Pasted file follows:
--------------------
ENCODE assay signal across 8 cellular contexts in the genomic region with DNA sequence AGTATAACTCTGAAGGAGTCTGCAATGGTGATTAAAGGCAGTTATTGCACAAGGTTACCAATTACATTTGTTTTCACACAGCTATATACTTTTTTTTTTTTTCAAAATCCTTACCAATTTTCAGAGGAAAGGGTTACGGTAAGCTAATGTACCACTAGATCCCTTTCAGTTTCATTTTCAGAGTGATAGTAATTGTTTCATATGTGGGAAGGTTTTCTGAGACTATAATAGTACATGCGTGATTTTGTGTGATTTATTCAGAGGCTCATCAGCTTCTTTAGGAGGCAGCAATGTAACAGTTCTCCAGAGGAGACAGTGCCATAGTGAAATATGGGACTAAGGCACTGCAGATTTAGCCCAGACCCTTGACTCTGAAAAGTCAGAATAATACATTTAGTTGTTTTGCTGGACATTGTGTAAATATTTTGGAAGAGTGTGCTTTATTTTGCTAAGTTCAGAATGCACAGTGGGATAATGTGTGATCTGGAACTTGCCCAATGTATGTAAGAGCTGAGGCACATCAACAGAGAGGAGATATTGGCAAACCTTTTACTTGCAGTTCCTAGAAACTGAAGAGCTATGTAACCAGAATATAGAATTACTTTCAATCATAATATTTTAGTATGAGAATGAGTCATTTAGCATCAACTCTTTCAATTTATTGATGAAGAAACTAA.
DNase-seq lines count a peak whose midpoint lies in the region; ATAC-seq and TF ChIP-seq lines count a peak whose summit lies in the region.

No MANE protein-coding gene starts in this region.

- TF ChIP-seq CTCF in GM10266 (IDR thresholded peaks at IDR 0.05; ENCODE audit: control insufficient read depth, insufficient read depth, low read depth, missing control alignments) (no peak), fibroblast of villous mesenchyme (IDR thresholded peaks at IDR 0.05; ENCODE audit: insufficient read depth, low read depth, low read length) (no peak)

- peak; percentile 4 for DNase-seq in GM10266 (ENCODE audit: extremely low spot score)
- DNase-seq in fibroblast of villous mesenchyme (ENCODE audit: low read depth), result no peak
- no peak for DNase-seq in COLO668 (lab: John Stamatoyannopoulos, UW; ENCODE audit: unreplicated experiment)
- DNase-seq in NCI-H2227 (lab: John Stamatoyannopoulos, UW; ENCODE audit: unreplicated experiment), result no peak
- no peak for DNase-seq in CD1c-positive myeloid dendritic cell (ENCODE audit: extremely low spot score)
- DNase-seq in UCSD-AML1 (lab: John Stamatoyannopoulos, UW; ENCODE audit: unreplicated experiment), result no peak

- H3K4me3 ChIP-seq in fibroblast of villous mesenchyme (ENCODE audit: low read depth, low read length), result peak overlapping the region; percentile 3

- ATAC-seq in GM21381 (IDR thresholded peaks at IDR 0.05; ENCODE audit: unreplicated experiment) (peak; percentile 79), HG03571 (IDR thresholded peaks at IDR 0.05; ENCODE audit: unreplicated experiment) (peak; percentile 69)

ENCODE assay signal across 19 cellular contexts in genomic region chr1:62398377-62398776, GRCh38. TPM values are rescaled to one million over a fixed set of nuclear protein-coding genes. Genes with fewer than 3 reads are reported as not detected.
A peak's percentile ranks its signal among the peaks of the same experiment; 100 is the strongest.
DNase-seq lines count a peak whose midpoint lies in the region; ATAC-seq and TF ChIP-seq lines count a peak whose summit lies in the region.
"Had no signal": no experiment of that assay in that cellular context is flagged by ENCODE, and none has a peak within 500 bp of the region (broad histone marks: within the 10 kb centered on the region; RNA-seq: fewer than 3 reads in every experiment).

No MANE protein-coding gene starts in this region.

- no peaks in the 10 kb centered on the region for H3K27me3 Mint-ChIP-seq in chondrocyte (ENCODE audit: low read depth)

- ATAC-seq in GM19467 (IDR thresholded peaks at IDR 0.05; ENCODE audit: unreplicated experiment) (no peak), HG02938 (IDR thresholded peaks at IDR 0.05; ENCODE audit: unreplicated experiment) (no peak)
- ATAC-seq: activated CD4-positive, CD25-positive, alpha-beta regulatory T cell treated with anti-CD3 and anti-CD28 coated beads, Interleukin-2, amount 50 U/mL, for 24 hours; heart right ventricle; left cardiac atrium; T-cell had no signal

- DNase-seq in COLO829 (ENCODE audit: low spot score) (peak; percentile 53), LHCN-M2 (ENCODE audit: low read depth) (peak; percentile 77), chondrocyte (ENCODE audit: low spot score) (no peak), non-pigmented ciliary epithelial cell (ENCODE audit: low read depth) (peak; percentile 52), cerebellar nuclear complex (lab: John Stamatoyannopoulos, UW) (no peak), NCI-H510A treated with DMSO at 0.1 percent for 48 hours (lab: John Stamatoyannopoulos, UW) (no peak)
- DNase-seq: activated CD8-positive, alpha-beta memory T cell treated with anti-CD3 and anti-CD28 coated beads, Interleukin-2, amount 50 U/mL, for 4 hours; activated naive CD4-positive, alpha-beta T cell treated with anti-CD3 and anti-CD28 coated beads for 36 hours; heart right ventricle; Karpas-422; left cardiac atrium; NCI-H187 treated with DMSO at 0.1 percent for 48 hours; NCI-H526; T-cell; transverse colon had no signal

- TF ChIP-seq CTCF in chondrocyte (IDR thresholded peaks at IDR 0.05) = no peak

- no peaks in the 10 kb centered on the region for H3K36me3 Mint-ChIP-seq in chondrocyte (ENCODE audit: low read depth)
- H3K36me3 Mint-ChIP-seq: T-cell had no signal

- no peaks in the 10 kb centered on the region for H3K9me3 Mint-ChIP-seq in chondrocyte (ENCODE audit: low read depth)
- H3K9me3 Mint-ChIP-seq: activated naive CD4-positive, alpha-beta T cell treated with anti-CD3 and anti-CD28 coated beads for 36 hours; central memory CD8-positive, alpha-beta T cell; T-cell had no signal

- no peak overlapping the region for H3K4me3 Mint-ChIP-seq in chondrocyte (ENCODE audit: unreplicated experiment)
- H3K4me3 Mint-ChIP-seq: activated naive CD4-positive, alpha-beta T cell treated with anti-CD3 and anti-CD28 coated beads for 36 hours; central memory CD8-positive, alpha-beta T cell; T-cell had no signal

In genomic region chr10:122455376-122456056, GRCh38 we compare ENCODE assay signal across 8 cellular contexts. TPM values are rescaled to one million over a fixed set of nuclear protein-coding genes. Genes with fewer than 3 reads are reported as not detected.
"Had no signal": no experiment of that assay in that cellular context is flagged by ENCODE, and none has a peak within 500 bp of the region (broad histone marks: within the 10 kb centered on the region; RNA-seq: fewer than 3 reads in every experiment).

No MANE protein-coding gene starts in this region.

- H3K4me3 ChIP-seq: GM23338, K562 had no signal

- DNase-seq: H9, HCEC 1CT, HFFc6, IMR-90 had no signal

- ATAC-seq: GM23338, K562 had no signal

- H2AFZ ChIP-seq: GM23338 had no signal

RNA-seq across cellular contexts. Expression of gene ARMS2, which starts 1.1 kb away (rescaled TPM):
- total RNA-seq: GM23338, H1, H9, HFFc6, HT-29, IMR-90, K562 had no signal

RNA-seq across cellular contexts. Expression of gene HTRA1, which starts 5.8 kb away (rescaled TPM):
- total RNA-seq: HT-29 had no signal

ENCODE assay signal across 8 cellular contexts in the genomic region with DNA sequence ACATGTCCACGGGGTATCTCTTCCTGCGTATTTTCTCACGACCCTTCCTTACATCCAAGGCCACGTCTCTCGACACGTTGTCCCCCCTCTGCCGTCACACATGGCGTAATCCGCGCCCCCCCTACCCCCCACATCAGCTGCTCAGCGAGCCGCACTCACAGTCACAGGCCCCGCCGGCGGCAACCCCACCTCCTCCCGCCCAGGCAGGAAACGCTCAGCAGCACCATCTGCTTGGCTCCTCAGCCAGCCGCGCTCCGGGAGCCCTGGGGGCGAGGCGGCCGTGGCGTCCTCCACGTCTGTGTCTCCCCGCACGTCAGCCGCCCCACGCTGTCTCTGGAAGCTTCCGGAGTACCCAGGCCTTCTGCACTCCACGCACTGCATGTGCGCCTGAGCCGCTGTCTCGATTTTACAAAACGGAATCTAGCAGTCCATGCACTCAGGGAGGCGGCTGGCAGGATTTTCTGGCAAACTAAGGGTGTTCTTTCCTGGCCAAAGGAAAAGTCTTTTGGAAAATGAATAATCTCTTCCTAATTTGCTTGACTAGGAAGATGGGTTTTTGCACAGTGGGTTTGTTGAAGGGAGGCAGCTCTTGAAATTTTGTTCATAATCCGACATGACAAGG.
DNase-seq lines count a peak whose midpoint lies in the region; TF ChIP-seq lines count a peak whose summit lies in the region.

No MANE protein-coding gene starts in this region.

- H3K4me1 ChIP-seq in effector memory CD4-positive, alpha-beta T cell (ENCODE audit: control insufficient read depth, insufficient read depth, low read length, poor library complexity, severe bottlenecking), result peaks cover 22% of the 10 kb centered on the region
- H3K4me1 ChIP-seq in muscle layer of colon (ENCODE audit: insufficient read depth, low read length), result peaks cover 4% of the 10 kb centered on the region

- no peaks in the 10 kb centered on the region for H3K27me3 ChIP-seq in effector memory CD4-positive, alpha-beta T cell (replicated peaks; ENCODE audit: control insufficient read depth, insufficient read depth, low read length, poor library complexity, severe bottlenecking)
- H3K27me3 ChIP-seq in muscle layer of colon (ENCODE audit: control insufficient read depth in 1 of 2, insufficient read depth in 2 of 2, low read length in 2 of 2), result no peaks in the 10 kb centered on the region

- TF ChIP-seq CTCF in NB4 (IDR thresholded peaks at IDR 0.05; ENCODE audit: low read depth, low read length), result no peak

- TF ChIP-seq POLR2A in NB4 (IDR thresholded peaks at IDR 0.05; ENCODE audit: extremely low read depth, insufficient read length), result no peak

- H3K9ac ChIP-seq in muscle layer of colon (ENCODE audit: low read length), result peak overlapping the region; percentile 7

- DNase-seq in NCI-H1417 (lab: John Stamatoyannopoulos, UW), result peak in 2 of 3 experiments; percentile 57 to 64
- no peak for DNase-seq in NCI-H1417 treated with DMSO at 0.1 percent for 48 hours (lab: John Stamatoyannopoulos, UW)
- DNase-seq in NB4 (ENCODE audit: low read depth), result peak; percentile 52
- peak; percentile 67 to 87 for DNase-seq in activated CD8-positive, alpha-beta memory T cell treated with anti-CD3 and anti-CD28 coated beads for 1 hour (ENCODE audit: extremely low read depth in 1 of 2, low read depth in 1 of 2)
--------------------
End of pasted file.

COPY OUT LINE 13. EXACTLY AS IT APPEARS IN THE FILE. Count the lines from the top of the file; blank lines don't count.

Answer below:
ENCODE assay signal across 19 cellular contexts in genomic region chr1:62398377-62398776, GRCh38. TPM values are rescaled to one million over a fixed set of nuclear protein-coding genes. Genes with fewer than 3 reads are reported as not detected.